Pima County Sheriff's Department Dog Sniffs Out 430 Pounds of Weed in a Shed... During a Traffic Stop

A deputy and a dog from the Pima County Sheriff's Department were both pretty sure they smelled weed in a car during a traffic stop, but there was no pot found in the car.

While they were still there, though -- in front of the driver's house -- the dog happened to sniff out 430 pounds of marijuana in a shed on the property.

PCSD Deputy Tom Peine tells New Times that's just where the dog led them.

"I guess to the surprise...of everybody, there was nothing in [the car], and while the dog is there, the dog alerts to the property as well," he says. "Then they follow the dog; the dog goes to the shed. And, at that point they go, 'OK, OK, we need a search warrant from here.'"

The deputy pulled over 39-year-old Mashelle Womack in front of her house Thursday night after Womack had apparently evaded this deputy on the road twice, Peine says.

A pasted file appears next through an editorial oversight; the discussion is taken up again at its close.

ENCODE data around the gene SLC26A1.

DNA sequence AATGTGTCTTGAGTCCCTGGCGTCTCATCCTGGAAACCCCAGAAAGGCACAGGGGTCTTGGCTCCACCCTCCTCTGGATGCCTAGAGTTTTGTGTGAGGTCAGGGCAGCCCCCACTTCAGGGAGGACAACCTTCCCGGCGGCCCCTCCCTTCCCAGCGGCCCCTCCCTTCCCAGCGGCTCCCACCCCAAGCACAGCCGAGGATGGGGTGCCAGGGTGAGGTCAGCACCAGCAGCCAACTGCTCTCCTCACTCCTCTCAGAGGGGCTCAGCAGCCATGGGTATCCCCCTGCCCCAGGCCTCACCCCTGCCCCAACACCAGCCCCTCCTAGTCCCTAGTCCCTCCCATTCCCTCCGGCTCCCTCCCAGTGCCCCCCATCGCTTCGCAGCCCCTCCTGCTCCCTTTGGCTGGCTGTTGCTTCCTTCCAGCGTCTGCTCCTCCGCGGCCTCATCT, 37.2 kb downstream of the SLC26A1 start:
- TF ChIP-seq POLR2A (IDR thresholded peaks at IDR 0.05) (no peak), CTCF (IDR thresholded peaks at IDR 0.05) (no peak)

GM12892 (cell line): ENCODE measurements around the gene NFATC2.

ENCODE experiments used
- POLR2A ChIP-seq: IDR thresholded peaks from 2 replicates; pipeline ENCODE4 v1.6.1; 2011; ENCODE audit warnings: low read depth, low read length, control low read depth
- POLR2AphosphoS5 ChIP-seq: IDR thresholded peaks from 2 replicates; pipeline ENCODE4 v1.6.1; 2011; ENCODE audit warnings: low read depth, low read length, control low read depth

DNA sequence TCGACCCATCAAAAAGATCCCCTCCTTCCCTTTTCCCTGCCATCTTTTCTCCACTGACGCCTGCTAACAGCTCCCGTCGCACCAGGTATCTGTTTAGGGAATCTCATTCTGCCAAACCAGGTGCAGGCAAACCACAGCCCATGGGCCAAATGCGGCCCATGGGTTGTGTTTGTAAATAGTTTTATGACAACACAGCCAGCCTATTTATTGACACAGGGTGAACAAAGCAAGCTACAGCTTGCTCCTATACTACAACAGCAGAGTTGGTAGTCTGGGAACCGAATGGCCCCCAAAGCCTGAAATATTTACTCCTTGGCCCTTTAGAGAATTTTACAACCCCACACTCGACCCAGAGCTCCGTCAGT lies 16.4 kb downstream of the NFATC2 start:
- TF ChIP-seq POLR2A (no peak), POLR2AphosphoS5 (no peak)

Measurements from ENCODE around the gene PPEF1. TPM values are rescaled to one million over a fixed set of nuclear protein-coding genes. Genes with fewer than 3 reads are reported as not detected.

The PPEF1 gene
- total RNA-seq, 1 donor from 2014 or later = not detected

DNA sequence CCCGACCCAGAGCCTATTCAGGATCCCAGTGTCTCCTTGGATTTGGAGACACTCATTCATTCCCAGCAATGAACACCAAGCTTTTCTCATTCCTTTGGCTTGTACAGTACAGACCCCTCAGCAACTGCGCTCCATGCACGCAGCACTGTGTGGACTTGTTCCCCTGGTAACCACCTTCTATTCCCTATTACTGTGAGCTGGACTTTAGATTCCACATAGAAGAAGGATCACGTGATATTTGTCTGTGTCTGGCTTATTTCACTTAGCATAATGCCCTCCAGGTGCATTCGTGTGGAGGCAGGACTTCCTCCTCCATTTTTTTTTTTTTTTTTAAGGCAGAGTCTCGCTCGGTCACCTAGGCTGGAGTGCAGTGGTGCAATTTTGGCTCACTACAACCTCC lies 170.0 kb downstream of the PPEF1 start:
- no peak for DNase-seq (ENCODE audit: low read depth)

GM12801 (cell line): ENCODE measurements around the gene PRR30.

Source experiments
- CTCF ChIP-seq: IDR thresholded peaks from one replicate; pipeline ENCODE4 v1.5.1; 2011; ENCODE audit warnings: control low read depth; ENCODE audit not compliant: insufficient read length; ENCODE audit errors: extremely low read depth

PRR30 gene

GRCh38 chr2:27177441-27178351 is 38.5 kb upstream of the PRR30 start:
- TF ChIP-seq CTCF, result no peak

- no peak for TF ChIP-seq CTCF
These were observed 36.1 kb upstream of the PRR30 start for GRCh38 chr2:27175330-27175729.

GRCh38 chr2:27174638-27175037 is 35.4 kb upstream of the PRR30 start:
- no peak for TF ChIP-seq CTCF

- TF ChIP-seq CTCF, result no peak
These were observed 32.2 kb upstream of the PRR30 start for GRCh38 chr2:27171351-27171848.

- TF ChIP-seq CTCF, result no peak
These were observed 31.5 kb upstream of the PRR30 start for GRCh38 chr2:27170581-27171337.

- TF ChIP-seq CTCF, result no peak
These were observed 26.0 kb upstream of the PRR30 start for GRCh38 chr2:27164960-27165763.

The deputy eventually confirmed his suspicion that he knew the driver of the car, and set up near Womack's house.

Sure enough, Womack went home some time later, and the deputy pulled her over, Peine says.

The deputy -- and the dog -- smelled the weed in the car, but a search of the vehicle didn't turn up any weed. Peine says the smell was due to the car being used to transport the marijuana.

After obtaining a search warrant, deputies found 25 bales of marijuana that added up to 430 pounds.

Womack told police that she transported the weed and stored it in her shed with help of a 17-year-old boy, and deputies also found a suspected undocumented immigrant, Jesus Tereso De Lopez-Zavala, inside the shed with the weed.

Womack ratted out herself and her two helpers as being part of a "smuggling scheme," according to PCSD.

Womack, Lopez-Zavala, and the teenager were hit with multiple marijuana-related charges, including sales and transportation. Another woman at the house, 37-year-old Kristy Ann Fejarang-Blake, was booked on one count of possessing dangerous drugs after allegedly being found with a sprinkling of meth.

KEEP PHOENIX NEW TIMES FREE... Since we started Phoenix New Times, it has been defined as the free, independent voice of Phoenix, and we'd like to keep it that way. With local media under siege, it's more important than ever for us to rally support behind funding our local journalism. You can help by participating in our "I Support" program, allowing us to keep offering readers access to our incisive coverage of local news, food and culture with no paywalls.
Jason Lewis
Contact: Jason Lewis